United States Treasury Bubble?

The market has completely panicked. The DOW fell -265 points on August 2nd, 2011 and -512.76 August 4th 2011, as investors fled stocks and put their money into government backed securities like short-term and long-term treasury’s.

The fear of a debt default, which was completely unfounded (politicized by Obama and Geithner), has been eliminated now that the debt ceiling has been increased and the government has the authority to borrow more money. At the same time, the economy appears to be heading towards a double dip recession as the entire year of 2011 had its GDP numbers revised downward. In addition, manufacturing data, unemployment, and the dollar’s value are all getting worse and there doesn’t appear to be any positive momentum to reverse these numbers.

This makes investing a very risky business. Should one invest in stocks that can fall precipitously due to an economic downturn? Or invest in treasury’s that have virtually no chance of default but yield little return? Well, it seems to be the latter.

Investors dumped their stocks and mutual funds today in a show of panic against a failing economy. Left with little options, they turned to treasuries and gobbled them up. This caused a rapid decline in treasury yields such that the short-term and long-term yields are now at historic lows, much lower than the rate of inflation.

As people invest in treasury’s and drive the bond prices up due to demand, the yield rates go down. For example, a 10-year treasury has a yield of 2.35%, much lower than the rate of inflation which currently sits at about 3.5% as of June 2011. Despite this, investors apparently feel it’s worth the guaranteed loss on their investment due to inflation, rather than risking the chance of losing a lot more by investing in the stock market when a substantial amount of data suggests we are heading towards a double-dip recession.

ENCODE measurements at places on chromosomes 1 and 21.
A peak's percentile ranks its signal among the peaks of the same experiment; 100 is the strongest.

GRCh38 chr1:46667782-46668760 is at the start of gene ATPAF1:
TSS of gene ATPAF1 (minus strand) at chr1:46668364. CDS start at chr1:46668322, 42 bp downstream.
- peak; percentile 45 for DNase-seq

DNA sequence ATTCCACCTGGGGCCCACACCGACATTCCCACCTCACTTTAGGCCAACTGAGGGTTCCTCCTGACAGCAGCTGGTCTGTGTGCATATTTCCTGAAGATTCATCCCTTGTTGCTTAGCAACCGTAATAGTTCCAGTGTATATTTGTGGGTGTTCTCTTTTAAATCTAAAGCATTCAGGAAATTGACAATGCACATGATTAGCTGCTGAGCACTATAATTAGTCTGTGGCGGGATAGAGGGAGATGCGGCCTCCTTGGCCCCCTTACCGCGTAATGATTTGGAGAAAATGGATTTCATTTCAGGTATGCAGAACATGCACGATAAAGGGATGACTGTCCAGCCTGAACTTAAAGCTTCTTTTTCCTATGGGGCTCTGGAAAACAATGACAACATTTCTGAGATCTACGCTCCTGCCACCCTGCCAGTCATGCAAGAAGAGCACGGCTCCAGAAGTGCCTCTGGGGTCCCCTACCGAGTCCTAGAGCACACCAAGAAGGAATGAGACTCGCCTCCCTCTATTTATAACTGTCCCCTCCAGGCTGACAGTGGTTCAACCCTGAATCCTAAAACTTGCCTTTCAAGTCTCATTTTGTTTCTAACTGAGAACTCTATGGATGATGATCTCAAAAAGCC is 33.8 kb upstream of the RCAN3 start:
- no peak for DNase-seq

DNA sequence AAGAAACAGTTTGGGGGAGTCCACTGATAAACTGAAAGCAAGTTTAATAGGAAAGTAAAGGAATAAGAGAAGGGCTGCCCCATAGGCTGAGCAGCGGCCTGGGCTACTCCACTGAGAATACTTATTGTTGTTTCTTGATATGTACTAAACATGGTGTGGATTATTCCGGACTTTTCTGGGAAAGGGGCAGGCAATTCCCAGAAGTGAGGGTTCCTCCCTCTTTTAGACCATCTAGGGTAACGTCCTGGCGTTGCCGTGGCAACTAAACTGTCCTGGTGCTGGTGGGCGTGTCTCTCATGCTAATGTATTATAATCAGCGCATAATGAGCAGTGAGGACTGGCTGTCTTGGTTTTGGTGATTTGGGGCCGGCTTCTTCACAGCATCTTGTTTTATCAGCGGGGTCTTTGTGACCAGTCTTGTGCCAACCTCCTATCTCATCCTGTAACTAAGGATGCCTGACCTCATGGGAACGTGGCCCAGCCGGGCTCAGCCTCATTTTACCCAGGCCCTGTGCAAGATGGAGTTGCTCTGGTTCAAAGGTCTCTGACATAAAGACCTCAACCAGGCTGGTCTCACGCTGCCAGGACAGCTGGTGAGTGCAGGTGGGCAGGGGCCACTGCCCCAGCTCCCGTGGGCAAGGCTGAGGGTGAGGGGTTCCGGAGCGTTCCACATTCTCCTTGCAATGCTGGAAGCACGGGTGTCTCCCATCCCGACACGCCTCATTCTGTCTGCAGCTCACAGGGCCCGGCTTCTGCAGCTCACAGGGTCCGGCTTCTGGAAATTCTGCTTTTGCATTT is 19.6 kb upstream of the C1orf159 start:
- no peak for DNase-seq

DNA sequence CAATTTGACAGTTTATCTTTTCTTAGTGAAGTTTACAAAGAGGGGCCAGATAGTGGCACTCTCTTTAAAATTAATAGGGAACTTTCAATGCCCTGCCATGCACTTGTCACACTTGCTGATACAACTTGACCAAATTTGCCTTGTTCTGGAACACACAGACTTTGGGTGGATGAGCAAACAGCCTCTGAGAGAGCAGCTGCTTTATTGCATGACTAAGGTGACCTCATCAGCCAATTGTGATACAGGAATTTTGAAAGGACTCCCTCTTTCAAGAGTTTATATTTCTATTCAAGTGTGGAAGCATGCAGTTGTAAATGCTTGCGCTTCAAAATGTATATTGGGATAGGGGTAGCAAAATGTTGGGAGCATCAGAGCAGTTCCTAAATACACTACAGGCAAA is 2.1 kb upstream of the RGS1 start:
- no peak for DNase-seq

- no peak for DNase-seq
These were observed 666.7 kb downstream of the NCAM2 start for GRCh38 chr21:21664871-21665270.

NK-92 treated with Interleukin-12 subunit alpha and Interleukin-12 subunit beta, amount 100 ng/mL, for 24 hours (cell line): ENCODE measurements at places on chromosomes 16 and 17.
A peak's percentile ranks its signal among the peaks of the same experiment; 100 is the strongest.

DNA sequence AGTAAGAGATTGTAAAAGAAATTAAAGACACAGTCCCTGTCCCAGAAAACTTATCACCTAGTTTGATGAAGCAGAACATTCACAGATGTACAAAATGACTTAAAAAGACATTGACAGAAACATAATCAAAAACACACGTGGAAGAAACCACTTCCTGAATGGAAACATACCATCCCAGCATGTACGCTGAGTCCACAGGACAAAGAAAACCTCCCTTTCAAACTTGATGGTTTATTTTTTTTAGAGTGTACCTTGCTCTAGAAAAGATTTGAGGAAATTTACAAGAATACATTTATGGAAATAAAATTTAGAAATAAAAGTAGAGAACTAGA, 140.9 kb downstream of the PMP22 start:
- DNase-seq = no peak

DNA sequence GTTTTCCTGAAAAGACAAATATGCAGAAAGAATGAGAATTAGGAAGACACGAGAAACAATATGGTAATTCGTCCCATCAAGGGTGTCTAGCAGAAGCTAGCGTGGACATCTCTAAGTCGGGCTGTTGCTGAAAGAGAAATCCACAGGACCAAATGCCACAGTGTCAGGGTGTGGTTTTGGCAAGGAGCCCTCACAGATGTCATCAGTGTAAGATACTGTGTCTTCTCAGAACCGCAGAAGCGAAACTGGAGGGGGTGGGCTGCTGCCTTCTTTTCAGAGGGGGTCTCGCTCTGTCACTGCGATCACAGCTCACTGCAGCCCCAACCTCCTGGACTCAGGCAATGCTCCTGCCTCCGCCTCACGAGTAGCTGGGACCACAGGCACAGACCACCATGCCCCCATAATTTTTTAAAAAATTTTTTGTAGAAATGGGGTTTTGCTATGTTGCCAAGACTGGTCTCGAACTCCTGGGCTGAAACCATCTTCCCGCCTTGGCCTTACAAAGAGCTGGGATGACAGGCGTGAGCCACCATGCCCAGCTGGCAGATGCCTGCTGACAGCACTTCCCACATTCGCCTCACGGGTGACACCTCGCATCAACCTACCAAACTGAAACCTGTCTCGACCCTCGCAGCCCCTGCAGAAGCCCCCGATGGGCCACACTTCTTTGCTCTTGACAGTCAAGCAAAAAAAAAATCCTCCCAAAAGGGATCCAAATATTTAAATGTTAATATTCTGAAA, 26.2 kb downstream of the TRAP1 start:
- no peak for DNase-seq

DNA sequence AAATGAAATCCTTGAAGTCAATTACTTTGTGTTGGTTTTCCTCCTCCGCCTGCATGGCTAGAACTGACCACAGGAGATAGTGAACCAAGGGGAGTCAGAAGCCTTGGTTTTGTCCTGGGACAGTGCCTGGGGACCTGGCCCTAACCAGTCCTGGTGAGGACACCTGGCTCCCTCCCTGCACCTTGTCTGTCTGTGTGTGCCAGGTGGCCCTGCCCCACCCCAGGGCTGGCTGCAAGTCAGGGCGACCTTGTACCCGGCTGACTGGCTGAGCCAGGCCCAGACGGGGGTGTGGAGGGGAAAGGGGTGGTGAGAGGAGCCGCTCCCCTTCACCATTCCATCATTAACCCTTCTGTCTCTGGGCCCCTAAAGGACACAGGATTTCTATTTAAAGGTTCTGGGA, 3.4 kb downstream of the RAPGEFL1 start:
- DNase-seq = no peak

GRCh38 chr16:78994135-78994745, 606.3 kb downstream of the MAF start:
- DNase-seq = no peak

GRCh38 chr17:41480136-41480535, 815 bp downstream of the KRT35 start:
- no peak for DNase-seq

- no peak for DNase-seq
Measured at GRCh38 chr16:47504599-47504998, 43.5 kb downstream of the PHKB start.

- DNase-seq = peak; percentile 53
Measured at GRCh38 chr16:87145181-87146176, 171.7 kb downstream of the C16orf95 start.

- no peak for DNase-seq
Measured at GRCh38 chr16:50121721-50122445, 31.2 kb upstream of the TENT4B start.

But here’s the problem … when, not if, inflation rises higher than where it is today (or maybe 15% like it did during Jimmie Carter’s era back in 1979), no one is going to want those 2.35% treasury yields. Anyone left holding these treasury’s will have two options; sell them for an extremely discounted rate, or hang onto them to get their principal back plus a measly 2.35% interest. Treasury investors could suffer major losses due to the eroding economics of an inflationary money policy. This could very well lead us down a path towards a “treasury bubble”.

When this happens, many people will lose a lot of wealth due to inflationary forces. Those who invested in the treasury’s will find they only produced about a 2.35% return on their investment. But with inflation much higher, the buying power of their money will have been eroded. What used to cost $4.00 may cost $5.00 in just a few years time, but they only have $4.10 of buying power from their treasury investment.

Indications right now show that inflation is stable. It’s not spiking and it’s been fairly consistent over the last decade staying below 5%. But the Federal Government has also borrowed, and the Federal Reserve has issued, a tremendous amount of money during this time that has yet to make its way into circulation, due in part to large businesses and banks holding onto cash for fear of market uncertainty and new costly regulations. It’s estimated that large corporations have a couple trillion dollars sitting on the sidelines. President Obama has borrowed more in 3 years than President Bush did in all his 8 years combined. By introducing trillions of new dollars into circulation through government borrowing and Federal Reserve issuance, price inflation is inevitable. The question becomes, how bad will inflation get? The graph below doesn’t reflect the recent approval to increase the debt ceiling by an additional $2.4 trillion dollars.

So, when inflation kicks and if it goes above 5%, I think we could see investors back away from treasuries. This will lower demand, thus lowering treasury prices. Conversely, treasury yields will increase making it more expensive for the government to borrow money, but will entice new investors. As mentioned before, those who invested in treasury’s with super low yields at 2.35%, won’t be able to sell them and a lot of people will lose a lot of money.

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